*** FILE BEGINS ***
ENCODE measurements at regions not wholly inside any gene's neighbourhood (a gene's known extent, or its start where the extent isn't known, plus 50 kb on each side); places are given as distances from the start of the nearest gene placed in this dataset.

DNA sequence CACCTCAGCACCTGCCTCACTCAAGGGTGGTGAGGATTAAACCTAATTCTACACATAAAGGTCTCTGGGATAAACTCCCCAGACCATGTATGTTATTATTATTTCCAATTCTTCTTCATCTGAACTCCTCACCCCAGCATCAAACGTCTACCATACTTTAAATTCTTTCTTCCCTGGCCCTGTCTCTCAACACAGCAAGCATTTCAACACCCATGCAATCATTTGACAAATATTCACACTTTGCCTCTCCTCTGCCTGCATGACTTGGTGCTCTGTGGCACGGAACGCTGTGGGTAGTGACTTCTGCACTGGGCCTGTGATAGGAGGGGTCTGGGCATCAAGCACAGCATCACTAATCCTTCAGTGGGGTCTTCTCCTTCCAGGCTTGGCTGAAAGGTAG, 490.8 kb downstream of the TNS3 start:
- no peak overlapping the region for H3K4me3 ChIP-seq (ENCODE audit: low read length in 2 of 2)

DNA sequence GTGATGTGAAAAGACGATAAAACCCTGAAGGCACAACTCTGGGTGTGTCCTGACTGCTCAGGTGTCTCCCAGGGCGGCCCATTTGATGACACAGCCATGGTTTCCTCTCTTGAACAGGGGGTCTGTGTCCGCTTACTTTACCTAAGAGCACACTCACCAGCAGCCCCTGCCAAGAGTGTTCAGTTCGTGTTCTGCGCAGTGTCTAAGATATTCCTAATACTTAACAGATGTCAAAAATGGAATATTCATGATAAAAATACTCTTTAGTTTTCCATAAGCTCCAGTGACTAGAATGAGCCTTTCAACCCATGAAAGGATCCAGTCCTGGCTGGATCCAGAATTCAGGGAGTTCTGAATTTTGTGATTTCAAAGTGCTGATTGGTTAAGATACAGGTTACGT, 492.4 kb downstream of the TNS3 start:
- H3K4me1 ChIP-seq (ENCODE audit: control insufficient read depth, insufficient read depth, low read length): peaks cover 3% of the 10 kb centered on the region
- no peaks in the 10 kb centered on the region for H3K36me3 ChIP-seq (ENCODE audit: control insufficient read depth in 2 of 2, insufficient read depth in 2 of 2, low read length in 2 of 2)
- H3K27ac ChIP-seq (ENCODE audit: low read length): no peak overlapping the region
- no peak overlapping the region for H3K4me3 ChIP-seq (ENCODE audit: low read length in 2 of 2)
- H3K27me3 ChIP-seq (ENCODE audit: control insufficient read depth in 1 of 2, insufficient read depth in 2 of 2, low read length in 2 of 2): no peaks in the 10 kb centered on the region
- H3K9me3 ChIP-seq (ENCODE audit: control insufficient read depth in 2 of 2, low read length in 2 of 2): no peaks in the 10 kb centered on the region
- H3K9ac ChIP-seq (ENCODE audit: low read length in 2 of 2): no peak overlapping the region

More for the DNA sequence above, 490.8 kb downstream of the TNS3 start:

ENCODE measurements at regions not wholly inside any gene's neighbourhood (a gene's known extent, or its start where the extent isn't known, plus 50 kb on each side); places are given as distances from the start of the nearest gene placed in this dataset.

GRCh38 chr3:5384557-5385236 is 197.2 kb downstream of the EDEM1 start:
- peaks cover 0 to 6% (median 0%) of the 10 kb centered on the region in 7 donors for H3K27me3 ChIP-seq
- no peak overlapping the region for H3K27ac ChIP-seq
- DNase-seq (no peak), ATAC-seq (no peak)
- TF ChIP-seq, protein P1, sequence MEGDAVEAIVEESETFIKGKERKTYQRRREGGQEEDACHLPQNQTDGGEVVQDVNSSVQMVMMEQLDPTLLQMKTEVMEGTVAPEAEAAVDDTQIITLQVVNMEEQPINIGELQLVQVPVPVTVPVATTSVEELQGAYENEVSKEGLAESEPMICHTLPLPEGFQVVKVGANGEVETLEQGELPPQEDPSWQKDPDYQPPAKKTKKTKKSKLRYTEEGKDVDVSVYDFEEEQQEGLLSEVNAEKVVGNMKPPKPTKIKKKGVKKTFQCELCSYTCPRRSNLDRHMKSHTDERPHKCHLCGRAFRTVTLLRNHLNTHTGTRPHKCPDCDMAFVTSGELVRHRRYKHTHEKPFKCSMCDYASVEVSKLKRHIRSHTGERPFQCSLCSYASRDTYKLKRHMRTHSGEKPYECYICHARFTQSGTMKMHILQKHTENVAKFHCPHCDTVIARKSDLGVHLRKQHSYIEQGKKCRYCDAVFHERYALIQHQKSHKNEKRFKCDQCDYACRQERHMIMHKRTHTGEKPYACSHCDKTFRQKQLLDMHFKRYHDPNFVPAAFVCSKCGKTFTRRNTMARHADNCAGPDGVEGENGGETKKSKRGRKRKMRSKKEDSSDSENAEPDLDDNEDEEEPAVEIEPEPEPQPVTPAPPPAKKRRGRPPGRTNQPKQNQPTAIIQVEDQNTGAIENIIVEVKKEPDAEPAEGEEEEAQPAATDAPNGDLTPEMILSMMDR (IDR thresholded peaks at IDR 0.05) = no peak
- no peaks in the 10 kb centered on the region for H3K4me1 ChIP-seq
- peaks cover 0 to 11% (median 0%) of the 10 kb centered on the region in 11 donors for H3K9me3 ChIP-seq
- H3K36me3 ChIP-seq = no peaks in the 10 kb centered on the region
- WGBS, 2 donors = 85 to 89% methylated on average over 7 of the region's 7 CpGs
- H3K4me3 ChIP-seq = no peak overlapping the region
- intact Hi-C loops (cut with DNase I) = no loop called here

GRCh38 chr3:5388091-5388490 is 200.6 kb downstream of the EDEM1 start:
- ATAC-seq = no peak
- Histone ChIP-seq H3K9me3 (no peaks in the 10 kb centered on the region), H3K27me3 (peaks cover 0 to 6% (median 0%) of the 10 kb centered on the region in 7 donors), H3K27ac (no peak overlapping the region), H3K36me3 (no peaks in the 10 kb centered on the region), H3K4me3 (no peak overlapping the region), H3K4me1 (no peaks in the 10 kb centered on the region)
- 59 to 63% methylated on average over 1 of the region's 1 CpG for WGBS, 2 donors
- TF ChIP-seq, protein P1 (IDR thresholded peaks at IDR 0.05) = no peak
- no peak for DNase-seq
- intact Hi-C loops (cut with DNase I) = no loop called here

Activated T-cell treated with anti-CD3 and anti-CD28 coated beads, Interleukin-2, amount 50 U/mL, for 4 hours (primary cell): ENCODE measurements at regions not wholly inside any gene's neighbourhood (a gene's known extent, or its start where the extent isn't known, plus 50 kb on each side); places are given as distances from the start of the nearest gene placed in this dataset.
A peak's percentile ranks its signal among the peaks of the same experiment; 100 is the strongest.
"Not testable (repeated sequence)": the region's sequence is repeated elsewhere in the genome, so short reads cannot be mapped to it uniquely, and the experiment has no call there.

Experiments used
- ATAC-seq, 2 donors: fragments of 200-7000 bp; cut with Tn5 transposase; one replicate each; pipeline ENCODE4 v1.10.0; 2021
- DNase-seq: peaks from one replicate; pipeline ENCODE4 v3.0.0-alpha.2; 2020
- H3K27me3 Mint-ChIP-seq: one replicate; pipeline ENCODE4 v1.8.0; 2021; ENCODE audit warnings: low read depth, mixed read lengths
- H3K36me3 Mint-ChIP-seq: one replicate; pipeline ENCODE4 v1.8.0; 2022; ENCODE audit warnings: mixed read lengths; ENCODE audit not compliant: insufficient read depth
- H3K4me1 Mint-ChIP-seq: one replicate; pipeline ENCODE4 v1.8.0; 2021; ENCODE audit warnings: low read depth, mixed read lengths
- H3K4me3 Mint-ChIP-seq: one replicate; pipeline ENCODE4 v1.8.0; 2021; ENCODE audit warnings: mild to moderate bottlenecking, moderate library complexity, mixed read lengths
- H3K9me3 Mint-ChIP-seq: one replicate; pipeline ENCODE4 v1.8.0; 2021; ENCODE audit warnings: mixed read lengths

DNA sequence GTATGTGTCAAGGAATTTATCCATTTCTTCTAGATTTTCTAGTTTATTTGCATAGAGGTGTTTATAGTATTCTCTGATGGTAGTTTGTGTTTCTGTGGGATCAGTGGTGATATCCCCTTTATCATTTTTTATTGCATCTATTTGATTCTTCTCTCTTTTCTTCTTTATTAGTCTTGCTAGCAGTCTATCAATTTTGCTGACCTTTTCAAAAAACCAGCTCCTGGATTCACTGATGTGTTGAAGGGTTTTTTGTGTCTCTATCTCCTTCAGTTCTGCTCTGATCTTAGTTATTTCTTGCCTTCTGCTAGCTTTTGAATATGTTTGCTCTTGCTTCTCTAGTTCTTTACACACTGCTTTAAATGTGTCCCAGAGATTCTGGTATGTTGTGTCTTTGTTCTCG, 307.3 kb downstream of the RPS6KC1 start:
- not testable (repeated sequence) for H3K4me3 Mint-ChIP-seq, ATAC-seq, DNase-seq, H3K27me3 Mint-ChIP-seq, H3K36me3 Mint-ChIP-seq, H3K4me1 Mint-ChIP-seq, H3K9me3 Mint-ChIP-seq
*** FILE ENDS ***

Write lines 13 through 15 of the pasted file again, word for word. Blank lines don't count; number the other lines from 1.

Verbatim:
ENCODE measurements at regions not wholly inside any gene's neighbourhood (a gene's known extent, or its start where the extent isn't known, plus 50 kb on each side); places are given as distances from the start of the nearest gene placed in this dataset.

GRCh38 chr3:5384557-5385236 is 197.2 kb downstream of the EDEM1 start:
- peaks cover 0 to 6% (median 0%) of the 10 kb centered on the region in 7 donors for H3K27me3 ChIP-seq